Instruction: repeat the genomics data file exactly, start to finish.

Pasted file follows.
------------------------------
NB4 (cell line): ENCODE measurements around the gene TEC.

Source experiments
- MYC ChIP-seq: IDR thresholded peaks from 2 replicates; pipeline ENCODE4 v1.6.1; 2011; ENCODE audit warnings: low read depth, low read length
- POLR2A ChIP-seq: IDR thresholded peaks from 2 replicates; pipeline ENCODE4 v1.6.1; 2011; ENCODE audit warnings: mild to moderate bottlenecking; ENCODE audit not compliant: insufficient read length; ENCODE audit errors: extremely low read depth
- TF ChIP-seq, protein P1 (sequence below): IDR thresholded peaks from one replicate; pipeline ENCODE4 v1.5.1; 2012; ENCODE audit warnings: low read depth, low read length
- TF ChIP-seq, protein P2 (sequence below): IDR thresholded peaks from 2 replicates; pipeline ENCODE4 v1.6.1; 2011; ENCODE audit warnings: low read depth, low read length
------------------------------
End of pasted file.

NB4 (cell line): ENCODE measurements around the gene TEC.

Source experiments
- MYC ChIP-seq: IDR thresholded peaks from 2 replicates; pipeline ENCODE4 v1.6.1; 2011; ENCODE audit warnings: low read depth, low read length
- POLR2A ChIP-seq: IDR thresholded peaks from 2 replicates; pipeline ENCODE4 v1.6.1; 2011; ENCODE audit warnings: mild to moderate bottlenecking; ENCODE audit not compliant: insufficient read length; ENCODE audit errors: extremely low read depth
- TF ChIP-seq, protein P1 (sequence below): IDR thresholded peaks from one replicate; pipeline ENCODE4 v1.5.1; 2012; ENCODE audit warnings: low read depth, low read length
- TF ChIP-seq, protein P2 (sequence below): IDR thresholded peaks from 2 replicates; pipeline ENCODE4 v1.6.1; 2011; ENCODE audit warnings: low read depth, low read length